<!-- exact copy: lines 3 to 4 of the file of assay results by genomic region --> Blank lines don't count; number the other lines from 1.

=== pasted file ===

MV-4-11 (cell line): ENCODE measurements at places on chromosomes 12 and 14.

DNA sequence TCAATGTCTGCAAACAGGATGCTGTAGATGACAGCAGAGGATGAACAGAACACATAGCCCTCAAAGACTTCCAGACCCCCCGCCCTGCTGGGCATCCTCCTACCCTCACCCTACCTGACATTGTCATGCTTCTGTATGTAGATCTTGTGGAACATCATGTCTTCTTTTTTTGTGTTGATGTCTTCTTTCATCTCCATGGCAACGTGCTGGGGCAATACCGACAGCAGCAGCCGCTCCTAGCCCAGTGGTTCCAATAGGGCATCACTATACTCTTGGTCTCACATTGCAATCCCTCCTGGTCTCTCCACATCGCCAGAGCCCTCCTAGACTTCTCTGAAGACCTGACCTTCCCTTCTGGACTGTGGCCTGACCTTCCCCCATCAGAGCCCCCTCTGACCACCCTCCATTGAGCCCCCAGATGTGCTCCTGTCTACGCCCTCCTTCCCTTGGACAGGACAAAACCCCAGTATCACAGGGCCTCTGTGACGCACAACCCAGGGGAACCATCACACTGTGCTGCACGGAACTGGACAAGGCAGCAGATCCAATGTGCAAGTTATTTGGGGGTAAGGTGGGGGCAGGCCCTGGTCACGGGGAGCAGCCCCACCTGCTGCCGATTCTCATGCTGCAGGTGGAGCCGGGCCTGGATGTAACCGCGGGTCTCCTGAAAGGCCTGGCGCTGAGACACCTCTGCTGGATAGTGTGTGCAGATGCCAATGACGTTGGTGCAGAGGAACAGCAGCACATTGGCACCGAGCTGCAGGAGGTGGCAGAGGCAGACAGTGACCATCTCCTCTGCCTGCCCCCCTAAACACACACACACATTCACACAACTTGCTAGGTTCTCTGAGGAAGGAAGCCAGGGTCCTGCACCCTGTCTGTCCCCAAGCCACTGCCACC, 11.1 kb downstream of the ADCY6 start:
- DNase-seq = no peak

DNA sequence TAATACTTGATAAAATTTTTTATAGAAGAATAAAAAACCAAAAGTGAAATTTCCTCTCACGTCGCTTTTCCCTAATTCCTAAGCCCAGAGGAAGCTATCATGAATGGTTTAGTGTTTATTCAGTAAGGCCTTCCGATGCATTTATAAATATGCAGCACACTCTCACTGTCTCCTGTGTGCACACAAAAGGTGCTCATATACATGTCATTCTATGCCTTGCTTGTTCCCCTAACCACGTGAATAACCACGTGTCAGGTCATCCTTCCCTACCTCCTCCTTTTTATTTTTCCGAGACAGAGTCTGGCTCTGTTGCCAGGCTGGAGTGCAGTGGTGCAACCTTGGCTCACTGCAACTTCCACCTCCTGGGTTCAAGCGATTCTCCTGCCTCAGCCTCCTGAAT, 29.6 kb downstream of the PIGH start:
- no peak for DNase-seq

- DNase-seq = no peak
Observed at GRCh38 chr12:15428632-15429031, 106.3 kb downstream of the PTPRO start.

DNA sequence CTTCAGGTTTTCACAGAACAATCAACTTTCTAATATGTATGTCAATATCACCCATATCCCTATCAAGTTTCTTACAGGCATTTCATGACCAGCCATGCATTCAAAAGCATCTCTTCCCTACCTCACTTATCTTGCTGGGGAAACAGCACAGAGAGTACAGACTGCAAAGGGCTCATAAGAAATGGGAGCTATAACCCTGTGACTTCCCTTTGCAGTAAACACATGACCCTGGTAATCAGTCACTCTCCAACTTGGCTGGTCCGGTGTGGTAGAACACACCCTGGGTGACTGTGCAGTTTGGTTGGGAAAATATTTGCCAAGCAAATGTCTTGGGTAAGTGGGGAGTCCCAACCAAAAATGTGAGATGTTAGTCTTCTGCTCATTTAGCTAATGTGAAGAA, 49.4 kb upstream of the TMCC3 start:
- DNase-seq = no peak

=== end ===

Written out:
- DNase-seq = no peak

DNA sequence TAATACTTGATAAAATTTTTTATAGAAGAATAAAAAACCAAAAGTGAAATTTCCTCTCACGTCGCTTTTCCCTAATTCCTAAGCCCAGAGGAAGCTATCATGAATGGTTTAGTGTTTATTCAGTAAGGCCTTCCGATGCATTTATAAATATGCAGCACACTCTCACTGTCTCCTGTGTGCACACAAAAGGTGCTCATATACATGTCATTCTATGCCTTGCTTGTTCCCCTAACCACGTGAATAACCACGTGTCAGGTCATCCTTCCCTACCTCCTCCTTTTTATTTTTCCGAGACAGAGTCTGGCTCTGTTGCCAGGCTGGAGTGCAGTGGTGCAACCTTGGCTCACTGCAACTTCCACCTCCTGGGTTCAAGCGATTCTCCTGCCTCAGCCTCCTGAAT, 29.6 kb downstream of the PIGH start: